The remaining 20 gilts in each treatment group were maintained in their respective environments, exposed daily to mature boars and bred at first estrus. Age at puberty was similar between gilts exposed to low or moderate concentration of ammonia (208 vs 205 days; sem, 1.3 days), even though weight at puberty was less (P < 0.03) for gilts exposed to low concentration of ammonia than for gilts exposed to moderate concentration of ammonia (109.7 vs 118.2 kg; sem, 4.5 kg). At day 30 of gestation, number of live fetuses (10.6 vs 11.7), fetal length (2.53 vs 2.57 cm), and fetus-to-corpus luteum ratio (0.85 vs 0.78) were similar between gilts at low and moderate ammonia environments. These data indicate that exposure of gilts to mean aerial ammonia concentration of 35 ppm in environmentally regulated rooms depressed mdg for 2 weeks, but failed to alter onset of puberty or litter size at day 30 of gestation.

Summary

From 2 to 4.5 months of age, 80 crossbred gilts were reared in a conventional grower unit where they were naturally exposed to mycoplasmal and bacterial pathogens that cause pneumonia and atrophic rhinitis. At 4.5 months of age, gilts were moved to environmentally regulated rooms (4.9 × 7.3 m) and assigned at random to 1 of 2 treatment groups: low aerial concentration of ammonia (4 to 12 ppm; mean, 7 ppm) or moderate aerial concentration of ammonia (26 to 45 ppm, mean, 35 ppm).

Low concentration of ammonia was obtained by flushing of manure pits weekly, whereas moderate concentration of ammonia was maintained by adding anhydrous ammonia to manure pits that were not flushed. Gilts were weighed biweekly. Mean daily gain (mdg) was less (P < 0.01) for gilts exposed to moderate concentration of ammonia than for gilts exposed to low concentration of ammonia after 2 weeks in their respective environments. By 4 and 6 weeks, however, mdg was similar between the 2 treatment groups.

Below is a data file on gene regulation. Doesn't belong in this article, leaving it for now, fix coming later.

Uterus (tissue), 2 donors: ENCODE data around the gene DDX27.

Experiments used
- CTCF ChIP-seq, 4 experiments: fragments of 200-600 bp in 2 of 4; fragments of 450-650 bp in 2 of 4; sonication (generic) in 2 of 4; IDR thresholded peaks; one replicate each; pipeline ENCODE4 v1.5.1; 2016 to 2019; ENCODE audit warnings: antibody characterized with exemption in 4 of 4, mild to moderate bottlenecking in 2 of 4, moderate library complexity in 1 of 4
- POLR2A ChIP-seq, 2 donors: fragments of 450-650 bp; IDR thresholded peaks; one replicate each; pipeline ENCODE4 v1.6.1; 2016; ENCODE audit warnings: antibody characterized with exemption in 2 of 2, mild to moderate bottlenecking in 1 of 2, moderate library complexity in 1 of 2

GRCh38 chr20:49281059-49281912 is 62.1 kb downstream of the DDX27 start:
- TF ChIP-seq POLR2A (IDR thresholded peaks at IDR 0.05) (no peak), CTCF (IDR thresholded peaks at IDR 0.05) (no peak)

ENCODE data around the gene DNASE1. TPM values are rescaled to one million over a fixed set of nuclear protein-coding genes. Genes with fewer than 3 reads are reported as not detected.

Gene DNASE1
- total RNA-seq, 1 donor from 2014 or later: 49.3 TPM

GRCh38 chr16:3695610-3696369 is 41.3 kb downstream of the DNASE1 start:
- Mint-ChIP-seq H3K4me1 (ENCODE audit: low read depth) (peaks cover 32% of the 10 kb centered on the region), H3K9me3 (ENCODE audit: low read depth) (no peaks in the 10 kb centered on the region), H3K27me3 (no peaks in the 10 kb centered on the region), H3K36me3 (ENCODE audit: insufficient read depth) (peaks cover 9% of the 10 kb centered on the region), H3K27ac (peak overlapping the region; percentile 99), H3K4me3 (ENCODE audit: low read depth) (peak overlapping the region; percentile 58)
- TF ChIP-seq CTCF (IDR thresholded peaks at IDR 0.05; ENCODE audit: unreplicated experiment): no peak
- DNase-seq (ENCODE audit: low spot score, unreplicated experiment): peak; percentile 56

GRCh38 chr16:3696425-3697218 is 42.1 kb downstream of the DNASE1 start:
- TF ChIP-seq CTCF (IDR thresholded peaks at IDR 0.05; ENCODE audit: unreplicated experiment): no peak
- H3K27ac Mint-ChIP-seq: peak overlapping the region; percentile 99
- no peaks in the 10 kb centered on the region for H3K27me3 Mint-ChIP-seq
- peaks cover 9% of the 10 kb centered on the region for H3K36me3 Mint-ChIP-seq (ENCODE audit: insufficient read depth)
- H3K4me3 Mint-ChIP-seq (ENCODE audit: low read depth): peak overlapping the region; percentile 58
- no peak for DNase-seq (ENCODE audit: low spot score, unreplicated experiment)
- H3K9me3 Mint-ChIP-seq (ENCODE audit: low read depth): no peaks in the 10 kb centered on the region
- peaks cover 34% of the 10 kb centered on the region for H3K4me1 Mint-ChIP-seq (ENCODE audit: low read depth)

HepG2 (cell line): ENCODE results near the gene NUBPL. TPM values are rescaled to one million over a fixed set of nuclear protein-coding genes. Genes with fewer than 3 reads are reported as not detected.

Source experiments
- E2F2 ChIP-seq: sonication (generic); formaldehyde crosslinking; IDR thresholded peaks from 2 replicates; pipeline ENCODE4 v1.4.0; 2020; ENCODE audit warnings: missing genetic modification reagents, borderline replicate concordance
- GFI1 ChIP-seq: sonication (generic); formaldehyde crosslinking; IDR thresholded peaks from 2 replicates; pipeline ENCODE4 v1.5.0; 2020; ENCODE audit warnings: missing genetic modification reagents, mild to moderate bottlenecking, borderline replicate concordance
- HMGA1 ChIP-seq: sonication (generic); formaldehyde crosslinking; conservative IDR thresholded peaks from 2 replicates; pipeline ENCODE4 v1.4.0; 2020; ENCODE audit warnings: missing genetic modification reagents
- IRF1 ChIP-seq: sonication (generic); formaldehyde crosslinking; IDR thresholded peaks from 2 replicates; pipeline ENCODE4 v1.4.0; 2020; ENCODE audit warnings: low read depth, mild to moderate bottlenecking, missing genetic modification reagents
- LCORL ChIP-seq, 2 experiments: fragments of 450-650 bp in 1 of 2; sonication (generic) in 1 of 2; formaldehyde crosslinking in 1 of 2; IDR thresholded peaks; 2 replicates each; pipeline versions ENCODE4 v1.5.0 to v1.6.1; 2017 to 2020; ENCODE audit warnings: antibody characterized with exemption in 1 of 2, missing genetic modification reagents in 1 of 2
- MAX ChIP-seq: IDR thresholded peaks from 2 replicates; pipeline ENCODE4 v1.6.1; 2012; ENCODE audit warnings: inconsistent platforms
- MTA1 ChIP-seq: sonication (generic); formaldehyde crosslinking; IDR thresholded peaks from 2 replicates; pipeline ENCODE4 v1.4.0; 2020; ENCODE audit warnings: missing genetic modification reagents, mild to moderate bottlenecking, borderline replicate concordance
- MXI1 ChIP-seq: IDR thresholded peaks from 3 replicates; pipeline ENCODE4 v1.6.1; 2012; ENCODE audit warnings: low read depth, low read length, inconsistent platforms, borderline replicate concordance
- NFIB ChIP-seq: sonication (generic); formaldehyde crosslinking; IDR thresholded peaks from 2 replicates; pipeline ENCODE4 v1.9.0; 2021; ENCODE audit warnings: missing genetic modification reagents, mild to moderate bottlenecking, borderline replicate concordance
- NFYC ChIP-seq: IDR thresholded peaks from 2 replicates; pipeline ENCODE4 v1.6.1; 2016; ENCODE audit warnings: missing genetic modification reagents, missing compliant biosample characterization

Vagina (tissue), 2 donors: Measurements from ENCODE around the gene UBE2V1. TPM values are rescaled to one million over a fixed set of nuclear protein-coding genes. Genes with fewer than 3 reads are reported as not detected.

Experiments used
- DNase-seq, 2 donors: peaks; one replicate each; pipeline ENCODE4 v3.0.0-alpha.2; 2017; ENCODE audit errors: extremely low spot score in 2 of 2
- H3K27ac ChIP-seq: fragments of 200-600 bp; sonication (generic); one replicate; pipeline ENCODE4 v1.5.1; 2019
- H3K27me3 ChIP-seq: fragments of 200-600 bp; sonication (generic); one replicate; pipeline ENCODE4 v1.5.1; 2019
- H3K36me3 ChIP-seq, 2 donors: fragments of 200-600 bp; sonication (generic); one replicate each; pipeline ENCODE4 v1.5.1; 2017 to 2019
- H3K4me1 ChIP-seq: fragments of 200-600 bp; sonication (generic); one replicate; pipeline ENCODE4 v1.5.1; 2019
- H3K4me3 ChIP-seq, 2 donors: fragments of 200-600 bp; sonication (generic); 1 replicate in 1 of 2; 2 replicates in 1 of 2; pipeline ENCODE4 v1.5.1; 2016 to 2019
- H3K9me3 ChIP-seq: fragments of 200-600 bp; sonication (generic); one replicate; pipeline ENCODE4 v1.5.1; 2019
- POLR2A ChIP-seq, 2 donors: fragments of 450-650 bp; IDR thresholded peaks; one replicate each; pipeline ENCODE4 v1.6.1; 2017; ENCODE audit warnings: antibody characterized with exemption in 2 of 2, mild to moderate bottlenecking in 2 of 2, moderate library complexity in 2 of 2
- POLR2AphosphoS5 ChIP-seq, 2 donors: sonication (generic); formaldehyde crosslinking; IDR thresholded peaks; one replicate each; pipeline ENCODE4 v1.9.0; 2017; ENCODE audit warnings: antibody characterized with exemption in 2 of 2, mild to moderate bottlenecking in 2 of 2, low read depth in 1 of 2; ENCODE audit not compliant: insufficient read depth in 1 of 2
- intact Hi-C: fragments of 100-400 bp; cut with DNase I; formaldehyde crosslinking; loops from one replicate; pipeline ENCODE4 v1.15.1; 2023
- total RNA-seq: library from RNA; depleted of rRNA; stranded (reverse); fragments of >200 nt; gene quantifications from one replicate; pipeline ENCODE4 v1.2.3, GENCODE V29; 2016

After 6 weeks in these environments, 20 gilts from each treatment group were slaughtered, and prevalence and severity of lung lesions and snout grades were determined. At slaughter, body weight was greater (P < 0.01) in gilts exposed to low, rather than moderate, ammonia concentration (94.5 vs 86.8 kg; sem, 3.3 kg). Percentage of lung tissue containing lesions (18 vs 12) and snout grade (2.8 vs 3.1) were similar between gilts exposed to low or moderate concentration of ammonia.

The remaining 20 gilts in each treatment group were maintained in their respective environments, exposed daily to mature boars and bred at first estrus. Age at puberty was similar between gilts exposed to low or moderate concentration of ammonia (208 vs 205 days; sem, 1.3 days), even though weight at puberty was less (P < 0.03) for gilts exposed to low concentration of ammonia than for gilts exposed to moderate concentration of ammonia (109.7 vs 118.2 kg; sem, 4.5 kg). At day 30 of gestation, number of live fetuses (10.6 vs 11.7), fetal length (2.53 vs 2.57 cm), and fetus-to-corpus luteum ratio (0.85 vs 0.78) were similar between gilts at low and moderate ammonia environments. These data indicate that exposure of gilts to mean aerial ammonia concentration of 35 ppm in environmentally regulated rooms depressed mdg for 2 weeks, but failed to alter onset of puberty or litter size at day 30 of gestation.